The subgroup analyses showed for outpatients lower indirect and total costs in the PNB group, while for inpatients it did not show any significant difference. As effect of the hospitalization, patients incur in higher charges that may mitigate the PNB impact on costs. The absence of a significant difference can also be explained with the smaller sample size (30 patients), though, a trend of cost saving in the PNB group was noted. For outpatients, the cost difference was even more pronounced than in the whole group analysis. Specifically, the outpatient group benefits most from PNB, as the improved pain control allowed early discharge and showed to be more cost-effective.
This study has some limitations. The first and most important encompasses the replicability and generalizability of our results. In particular, the present financial analysis may not be directly applicable worldwide since costs and reimbursement widely vary among countries. Differences between DRG- and non-DRG-based systems are present, and even between national DRGs.29 However, many healthcare systems have adopted the DRG-based reimbursements, ie the Swiss-DRG is similar to German-DRG, which shares similarities with other European countries and is even comparable with the US-DRG.13,29–31 In the outpatient setting, TARMED is similar to other nationwide used fee-for-service tariff systems. Nevertheless, generalizing our results would be admittedly hazardous.
Another limitation is represented by the small number of patients included that restricts the strength of evidence and probably limited the sensitivity analysis and likelihood of the multivariate analysis to detect factors associated to the higher costs. A further limitation is the lack of a precise disposable material count and time needed to perform the PNB. However, the randomization of patients and the precise data collection within a clinical trial are key points which minimized the risk of biases in the present study.
Despite limitations, the ultrasound-guided PNB seems to reduce indirect and total costs in patient undergoing open hemorrhoidectomy under spinal anesthesia. It was showed to be clinically beneficial and cost-effective, and therefore recommendable in patients undergoing open hemorrhoidectomy.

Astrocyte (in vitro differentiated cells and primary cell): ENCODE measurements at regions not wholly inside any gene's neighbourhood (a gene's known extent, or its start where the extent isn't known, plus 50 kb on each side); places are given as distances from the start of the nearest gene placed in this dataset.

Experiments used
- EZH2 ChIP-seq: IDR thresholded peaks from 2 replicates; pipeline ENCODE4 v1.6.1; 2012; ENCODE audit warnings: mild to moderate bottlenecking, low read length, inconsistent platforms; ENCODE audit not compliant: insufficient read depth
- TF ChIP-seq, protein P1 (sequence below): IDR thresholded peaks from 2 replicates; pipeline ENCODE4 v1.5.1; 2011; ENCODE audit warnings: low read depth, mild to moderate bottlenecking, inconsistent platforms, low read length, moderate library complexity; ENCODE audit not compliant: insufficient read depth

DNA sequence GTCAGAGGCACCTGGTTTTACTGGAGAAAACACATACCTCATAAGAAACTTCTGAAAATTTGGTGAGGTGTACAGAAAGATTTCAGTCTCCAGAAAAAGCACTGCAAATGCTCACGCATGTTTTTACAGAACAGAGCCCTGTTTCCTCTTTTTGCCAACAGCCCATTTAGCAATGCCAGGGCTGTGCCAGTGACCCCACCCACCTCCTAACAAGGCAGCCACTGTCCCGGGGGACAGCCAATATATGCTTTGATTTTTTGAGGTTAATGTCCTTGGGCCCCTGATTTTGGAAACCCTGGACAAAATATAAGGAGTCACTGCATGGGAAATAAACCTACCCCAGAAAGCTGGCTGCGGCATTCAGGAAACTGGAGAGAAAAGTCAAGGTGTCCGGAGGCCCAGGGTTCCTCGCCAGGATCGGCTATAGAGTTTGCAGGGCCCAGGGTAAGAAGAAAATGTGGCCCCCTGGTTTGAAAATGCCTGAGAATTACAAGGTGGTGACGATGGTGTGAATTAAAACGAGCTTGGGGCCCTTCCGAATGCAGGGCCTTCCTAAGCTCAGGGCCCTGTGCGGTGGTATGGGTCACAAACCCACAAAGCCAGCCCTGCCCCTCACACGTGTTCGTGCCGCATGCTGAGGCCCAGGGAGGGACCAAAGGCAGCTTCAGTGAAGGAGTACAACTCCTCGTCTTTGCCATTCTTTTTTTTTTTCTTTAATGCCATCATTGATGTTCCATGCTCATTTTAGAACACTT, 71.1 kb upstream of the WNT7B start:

CHOP, Swiss operation classification; DRG, diagnosis-related groups; EUR, euro; ICD-10, diagnostic codes; ICER, incremental cost-effectiveness ratio; LoS, length of stay; PNB, Pudendal nerve block; QALY, quality adjusted life years; SD, standard deviation; Swiss-DRG, Swiss diagnosis related groups; TARMED, tariff system for outpatient medical services; VAS, visual analogue scale.
Data Sharing Statement
The dataset analyzed during the current study is available from the corresponding author on reasonable request.
Ethics Approval and Consent to Participate
The study was approved by the local ethics committee (Comitato Etico Cantonale 2017-00769 CE TI 3222) and conducted in accordance with the Declaration of Helsinki. Registered on ClinicalTrials.gov (Identifier NCT04251884). Written informed consent was obtained before the inclusion in the study.
Protocol/project development: Francesco Mongelli, Matteo Di Giuseppe, Davide La Regina, Andrea Saporito. Data acquisition and interpretation: Alberto Vannelli, Dimitri Christoforidis, Massimo Lucchelli. Statistical analysis. Francesco Mongelli, Matteo Di Giuseppe, Dimitri Christoforidis. Manuscript drafting. Andrea Saporito, Massimo Lucchelli, Alberto Vannelli. Manuscript revision and accountable for all aspects of the work: Francesco Mongelli, Davide La Regina, Matteo Di Giuseppe, Dimitri Christoforidis. All authors approved the final version of the manuscript. All authors made a significant contribution to the work reported, whether that is in the conception, study design, execution, acquisition of data, analysis and interpretation, or in all these areas; took part in drafting, revising or critically reviewing the article; gave final approval of the version to be published; have agreed on the journal to which the article has been submitted; and agree to be accountable for all aspects of the work.
No funding was received for this article.
All authors have no conflicts of interest or financial ties to disclose.